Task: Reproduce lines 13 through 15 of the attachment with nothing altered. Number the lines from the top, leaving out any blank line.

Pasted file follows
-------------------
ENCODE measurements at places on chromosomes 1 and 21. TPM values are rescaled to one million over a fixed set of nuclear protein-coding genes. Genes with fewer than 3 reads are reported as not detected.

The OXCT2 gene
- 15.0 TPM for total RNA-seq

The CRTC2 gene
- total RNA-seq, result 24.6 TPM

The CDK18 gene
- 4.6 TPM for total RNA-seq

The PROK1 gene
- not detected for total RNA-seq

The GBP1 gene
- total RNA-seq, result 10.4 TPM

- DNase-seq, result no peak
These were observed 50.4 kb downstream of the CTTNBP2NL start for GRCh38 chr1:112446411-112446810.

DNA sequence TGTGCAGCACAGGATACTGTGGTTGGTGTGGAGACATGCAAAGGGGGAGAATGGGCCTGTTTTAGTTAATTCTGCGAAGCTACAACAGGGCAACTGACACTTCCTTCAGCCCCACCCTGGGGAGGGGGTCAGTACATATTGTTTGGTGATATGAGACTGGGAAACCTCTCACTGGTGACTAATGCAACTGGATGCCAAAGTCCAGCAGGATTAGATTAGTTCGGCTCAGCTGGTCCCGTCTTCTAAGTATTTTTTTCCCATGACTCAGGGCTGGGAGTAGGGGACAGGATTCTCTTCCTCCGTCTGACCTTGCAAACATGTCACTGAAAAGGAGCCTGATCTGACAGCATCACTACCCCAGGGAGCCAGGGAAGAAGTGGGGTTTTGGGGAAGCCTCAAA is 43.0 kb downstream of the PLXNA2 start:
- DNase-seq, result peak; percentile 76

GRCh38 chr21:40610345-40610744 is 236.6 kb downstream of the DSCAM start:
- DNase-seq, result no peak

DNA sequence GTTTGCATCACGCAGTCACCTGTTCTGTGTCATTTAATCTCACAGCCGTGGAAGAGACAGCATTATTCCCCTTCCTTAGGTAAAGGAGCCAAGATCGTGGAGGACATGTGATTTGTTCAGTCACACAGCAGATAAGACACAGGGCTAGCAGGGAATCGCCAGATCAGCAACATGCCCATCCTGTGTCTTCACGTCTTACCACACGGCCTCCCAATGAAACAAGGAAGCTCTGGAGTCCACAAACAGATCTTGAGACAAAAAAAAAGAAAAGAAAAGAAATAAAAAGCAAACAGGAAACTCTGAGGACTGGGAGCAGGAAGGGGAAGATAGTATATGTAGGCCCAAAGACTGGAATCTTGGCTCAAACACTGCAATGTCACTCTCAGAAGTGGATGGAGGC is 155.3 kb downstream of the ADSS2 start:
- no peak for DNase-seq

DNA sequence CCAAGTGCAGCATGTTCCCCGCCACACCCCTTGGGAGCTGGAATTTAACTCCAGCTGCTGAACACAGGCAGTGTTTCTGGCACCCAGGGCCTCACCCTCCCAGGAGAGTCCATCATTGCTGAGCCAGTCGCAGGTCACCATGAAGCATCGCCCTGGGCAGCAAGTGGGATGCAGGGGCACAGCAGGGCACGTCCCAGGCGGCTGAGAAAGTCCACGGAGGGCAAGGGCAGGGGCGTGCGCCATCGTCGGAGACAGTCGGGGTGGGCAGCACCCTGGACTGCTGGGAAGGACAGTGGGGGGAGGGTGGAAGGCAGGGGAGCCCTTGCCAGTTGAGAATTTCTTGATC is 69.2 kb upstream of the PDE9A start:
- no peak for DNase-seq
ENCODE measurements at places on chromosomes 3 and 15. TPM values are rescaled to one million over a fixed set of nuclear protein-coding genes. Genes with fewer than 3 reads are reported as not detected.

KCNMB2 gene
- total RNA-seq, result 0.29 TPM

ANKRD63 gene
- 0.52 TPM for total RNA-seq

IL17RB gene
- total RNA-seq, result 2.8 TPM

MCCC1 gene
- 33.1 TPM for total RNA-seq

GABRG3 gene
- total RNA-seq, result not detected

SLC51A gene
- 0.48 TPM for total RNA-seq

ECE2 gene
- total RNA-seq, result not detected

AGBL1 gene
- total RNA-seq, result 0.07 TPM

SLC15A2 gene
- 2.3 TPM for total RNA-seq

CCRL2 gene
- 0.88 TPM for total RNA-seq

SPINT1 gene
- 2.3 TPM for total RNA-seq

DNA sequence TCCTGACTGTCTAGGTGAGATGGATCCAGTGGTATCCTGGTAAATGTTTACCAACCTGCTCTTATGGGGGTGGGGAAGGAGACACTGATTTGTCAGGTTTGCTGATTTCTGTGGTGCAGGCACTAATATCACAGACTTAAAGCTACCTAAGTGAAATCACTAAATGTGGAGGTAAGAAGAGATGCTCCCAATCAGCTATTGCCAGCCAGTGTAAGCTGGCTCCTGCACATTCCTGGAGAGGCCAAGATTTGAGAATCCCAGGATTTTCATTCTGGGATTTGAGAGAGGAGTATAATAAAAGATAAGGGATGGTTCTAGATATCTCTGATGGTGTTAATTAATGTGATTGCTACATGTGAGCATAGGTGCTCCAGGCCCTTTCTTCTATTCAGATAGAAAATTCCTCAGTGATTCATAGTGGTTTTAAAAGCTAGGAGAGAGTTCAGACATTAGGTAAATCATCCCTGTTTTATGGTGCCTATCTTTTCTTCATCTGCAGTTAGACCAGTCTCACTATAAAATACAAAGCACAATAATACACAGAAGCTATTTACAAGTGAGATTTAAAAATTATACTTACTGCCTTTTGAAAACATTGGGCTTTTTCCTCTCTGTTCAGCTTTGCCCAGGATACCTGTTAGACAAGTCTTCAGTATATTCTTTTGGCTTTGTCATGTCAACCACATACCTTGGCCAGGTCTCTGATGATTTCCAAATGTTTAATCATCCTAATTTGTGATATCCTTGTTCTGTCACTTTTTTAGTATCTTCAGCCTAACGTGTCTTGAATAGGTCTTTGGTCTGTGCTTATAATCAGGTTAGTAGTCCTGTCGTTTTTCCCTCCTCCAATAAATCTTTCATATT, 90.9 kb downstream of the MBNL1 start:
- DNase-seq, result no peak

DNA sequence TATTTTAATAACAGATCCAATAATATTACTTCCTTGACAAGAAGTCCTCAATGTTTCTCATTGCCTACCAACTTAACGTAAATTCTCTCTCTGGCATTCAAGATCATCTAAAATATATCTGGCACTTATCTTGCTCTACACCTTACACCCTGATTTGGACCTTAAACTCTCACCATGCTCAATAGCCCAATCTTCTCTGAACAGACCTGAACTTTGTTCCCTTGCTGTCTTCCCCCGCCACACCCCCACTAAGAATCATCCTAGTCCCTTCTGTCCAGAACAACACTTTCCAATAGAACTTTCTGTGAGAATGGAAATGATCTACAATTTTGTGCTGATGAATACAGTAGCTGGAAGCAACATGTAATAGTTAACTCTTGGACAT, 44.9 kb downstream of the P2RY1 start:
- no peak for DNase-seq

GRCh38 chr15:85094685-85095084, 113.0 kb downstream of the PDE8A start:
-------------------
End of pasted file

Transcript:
These were observed 50.4 kb downstream of the CTTNBP2NL start for GRCh38 chr1:112446411-112446810.

DNA sequence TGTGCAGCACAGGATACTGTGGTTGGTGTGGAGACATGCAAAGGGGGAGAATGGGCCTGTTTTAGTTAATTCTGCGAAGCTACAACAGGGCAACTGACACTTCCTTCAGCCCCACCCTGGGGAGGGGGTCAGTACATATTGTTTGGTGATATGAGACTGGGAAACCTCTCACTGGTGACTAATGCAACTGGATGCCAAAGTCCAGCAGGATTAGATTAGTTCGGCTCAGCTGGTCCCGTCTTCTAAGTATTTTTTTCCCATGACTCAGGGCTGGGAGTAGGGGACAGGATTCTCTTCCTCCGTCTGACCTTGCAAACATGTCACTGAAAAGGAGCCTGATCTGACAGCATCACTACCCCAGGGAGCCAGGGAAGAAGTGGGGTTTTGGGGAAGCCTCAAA is 43.0 kb downstream of the PLXNA2 start:
- DNase-seq, result peak; percentile 76